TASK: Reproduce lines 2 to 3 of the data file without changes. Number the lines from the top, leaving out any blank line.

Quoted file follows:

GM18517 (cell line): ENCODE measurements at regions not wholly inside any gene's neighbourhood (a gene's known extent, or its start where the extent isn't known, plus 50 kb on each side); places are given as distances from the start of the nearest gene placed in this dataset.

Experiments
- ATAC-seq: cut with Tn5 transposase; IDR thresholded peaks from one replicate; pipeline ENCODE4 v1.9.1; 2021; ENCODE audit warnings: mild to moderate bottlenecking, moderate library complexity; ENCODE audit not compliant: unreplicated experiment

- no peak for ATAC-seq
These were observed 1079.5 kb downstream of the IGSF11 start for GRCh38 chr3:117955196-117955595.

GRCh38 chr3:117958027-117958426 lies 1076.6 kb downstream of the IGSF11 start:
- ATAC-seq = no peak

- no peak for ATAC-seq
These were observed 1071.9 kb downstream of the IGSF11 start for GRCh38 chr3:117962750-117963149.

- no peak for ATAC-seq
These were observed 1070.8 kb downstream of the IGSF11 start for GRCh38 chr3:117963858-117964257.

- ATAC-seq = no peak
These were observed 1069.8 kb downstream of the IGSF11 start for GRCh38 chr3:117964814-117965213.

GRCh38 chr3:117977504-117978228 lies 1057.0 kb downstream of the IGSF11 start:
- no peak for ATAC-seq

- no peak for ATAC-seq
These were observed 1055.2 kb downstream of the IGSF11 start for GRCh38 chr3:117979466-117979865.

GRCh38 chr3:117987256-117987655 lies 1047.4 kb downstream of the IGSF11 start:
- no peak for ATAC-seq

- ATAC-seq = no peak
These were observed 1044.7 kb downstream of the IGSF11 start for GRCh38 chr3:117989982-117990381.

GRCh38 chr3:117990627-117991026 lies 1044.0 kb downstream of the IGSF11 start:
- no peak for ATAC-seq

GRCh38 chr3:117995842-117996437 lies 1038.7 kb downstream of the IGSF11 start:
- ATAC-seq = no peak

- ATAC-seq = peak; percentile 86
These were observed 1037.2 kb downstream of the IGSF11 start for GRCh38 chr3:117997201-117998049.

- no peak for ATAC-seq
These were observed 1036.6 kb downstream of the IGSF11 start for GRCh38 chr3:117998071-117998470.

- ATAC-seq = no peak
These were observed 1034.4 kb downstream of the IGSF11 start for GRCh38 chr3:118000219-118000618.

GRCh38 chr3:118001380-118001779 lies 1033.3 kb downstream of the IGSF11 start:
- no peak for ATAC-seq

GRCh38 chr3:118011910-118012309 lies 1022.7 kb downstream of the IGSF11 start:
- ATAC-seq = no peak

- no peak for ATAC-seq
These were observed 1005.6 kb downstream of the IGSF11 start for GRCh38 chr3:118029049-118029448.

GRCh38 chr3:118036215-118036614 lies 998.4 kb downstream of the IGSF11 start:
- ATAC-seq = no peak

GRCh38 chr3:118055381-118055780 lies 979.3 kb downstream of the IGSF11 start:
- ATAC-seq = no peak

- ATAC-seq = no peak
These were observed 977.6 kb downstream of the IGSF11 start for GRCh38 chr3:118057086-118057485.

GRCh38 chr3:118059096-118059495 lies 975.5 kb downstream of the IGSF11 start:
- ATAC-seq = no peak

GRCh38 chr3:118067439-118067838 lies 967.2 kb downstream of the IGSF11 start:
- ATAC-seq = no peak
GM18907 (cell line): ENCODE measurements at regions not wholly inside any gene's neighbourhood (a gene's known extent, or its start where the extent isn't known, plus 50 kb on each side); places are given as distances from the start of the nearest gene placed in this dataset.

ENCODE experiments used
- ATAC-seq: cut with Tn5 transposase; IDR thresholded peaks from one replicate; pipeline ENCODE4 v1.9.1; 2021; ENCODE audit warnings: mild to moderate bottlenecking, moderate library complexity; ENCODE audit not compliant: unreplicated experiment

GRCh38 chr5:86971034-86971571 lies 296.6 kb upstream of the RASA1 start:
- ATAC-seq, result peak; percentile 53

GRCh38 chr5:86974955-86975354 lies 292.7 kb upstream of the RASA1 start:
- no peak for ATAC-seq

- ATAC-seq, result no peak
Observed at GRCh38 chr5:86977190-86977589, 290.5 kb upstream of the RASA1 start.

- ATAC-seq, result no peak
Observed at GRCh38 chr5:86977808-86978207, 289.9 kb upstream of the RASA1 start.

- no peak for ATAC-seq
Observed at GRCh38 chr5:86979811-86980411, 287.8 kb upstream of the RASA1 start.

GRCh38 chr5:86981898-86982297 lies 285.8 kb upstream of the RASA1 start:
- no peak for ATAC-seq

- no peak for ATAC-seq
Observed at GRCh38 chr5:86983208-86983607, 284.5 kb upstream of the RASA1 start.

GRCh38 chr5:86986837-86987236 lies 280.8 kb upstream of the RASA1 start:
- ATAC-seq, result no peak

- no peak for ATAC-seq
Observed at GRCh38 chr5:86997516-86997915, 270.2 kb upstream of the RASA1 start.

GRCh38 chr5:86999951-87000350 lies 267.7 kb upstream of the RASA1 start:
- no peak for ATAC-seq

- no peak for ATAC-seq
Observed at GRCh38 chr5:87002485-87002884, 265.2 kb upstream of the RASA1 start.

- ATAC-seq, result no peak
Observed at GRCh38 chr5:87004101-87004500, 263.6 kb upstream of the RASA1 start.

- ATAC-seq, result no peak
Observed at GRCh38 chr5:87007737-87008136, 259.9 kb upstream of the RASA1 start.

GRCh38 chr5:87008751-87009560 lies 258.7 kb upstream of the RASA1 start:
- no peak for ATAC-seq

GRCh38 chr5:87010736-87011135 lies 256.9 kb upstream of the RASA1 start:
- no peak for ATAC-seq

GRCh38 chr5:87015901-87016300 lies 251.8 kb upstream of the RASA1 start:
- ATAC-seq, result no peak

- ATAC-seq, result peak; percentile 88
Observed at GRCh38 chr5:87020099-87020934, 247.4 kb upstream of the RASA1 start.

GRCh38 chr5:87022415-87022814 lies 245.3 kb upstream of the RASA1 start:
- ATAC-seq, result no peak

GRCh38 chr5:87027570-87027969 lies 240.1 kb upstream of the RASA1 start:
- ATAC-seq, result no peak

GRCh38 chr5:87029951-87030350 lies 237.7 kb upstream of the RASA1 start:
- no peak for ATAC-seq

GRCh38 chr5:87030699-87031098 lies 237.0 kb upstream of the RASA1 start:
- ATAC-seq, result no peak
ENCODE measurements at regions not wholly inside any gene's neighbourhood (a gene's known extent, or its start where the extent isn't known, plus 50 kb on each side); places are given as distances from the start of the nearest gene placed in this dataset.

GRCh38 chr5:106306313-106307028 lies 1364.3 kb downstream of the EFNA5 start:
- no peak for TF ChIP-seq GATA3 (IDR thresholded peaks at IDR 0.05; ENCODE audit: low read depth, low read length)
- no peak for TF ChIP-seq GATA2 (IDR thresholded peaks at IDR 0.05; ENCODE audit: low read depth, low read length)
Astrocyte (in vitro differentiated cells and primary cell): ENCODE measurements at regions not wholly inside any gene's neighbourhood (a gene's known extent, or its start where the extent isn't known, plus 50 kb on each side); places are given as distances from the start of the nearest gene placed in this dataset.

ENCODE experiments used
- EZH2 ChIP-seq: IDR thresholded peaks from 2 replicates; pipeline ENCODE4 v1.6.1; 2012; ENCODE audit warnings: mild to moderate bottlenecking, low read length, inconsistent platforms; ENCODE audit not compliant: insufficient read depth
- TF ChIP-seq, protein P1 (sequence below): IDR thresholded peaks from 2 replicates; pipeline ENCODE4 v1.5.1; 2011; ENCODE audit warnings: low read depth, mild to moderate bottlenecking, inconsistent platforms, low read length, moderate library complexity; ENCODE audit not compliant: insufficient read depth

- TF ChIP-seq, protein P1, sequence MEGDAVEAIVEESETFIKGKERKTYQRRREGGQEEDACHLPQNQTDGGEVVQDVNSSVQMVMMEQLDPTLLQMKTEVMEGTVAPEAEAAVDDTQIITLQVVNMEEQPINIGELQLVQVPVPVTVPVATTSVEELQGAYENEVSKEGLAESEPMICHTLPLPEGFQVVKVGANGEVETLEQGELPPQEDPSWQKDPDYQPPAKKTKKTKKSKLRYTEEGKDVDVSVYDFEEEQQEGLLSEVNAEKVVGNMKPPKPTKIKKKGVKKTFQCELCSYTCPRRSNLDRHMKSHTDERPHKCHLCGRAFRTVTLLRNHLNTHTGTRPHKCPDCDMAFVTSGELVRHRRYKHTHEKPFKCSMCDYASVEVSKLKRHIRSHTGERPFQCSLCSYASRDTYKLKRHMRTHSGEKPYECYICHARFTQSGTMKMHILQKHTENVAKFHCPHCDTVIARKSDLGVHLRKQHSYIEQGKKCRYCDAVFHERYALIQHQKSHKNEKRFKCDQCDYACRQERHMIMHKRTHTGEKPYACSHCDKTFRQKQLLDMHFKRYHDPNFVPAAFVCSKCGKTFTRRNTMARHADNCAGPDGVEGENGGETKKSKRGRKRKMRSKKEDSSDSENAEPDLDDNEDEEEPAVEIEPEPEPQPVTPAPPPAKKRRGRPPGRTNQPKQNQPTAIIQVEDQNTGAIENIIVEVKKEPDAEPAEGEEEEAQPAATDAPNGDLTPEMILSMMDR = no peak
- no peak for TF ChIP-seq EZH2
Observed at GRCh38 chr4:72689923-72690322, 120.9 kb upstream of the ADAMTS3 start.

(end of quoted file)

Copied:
Experiments
- ATAC-seq: cut with Tn5 transposase; IDR thresholded peaks from one replicate; pipeline ENCODE4 v1.9.1; 2021; ENCODE audit warnings: mild to moderate bottlenecking, moderate library complexity; ENCODE audit not compliant: unreplicated experiment